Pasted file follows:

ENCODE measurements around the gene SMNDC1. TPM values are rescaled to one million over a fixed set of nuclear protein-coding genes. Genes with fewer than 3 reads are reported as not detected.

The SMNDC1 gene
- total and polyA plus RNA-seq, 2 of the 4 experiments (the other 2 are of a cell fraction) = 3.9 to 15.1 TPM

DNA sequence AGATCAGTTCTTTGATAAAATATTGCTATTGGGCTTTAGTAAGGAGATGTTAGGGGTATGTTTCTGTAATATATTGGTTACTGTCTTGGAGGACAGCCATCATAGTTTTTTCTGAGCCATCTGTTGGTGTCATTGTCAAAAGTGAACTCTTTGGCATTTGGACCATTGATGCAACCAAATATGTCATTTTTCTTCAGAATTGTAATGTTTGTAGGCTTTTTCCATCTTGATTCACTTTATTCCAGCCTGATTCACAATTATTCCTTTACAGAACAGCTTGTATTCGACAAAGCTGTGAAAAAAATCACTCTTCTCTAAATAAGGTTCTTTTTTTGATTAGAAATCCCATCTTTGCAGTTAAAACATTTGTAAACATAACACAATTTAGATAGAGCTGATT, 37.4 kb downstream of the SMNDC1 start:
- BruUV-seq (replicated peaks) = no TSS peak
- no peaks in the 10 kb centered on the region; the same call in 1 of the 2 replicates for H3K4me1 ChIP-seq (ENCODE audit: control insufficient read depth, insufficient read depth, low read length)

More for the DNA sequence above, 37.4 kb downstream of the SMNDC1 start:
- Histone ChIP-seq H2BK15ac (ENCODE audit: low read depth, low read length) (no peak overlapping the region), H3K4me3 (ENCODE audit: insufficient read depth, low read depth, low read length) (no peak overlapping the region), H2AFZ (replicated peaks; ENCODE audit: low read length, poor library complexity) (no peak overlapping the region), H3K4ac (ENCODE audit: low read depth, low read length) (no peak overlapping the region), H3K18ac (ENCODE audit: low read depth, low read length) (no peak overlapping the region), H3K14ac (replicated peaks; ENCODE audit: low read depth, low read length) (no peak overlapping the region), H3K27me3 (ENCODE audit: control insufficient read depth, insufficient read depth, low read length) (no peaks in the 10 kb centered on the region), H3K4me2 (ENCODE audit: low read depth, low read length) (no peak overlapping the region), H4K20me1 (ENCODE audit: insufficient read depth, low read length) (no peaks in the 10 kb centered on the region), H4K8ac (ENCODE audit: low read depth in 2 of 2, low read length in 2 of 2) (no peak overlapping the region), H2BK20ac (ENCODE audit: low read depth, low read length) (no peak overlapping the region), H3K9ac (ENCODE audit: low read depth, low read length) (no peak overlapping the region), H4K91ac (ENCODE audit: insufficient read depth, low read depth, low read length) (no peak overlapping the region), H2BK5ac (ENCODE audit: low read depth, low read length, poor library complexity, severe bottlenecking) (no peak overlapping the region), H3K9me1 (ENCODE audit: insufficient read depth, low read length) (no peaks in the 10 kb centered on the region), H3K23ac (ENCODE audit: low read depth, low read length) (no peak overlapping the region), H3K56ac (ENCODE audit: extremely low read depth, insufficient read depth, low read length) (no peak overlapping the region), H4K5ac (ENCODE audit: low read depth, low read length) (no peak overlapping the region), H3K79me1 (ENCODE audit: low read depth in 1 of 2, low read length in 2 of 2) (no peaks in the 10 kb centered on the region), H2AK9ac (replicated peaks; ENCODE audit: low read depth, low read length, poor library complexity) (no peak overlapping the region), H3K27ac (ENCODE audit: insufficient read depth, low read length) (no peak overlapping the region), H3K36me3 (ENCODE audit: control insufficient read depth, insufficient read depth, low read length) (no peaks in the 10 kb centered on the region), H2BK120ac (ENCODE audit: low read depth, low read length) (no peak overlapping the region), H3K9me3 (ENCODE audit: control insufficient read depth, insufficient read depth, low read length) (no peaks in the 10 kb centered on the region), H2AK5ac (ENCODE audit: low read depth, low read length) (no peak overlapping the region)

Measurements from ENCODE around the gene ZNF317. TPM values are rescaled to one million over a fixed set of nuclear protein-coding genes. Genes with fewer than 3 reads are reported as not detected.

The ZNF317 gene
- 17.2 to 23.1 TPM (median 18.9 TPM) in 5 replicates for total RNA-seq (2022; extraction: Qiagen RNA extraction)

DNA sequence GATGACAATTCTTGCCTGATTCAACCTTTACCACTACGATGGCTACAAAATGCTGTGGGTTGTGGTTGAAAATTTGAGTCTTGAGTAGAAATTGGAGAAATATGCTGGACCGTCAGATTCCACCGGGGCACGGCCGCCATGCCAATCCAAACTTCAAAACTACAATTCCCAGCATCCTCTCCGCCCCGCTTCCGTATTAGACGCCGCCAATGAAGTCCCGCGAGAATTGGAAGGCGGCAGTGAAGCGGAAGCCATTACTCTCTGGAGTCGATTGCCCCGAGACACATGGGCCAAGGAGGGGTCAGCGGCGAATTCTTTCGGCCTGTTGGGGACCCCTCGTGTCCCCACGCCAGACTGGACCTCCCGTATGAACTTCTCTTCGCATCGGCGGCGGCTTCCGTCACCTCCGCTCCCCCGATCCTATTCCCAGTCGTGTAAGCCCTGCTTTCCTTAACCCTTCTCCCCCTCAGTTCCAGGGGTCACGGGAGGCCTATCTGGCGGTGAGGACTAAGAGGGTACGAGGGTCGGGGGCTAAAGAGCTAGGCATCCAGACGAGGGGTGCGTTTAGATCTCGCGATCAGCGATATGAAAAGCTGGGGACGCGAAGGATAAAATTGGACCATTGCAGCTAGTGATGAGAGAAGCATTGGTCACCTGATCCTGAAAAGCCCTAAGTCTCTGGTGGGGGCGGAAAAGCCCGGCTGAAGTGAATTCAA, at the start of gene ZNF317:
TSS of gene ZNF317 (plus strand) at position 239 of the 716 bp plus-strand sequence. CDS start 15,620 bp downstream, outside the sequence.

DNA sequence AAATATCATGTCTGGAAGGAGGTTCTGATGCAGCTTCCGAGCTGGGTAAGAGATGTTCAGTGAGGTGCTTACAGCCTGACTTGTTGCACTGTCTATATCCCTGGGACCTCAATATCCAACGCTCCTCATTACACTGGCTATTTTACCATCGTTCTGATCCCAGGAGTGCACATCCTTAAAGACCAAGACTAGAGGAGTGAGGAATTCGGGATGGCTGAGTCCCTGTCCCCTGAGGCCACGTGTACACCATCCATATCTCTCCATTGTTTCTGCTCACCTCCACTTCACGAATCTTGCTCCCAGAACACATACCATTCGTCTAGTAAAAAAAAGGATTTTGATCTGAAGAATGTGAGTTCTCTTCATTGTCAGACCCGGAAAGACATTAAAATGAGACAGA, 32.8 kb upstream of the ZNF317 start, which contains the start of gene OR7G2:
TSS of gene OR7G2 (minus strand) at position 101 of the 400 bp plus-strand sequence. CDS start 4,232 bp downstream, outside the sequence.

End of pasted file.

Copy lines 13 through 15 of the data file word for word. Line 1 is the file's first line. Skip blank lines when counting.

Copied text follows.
TSS of gene ZNF317 (plus strand) at position 239 of the 716 bp plus-strand sequence. CDS start 15,620 bp downstream, outside the sequence.

DNA sequence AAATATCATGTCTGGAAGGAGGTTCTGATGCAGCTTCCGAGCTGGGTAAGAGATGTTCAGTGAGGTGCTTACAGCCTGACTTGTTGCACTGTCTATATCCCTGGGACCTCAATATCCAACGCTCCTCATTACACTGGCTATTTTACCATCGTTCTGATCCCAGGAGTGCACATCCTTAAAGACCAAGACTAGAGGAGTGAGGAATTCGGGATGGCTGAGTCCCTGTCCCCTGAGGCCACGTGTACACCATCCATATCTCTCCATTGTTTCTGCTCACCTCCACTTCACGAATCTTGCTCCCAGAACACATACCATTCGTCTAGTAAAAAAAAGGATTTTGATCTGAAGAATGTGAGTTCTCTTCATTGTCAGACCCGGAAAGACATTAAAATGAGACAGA, 32.8 kb upstream of the ZNF317 start, which contains the start of gene OR7G2:
TSS of gene OR7G2 (minus strand) at position 101 of the 400 bp plus-strand sequence. CDS start 4,232 bp downstream, outside the sequence.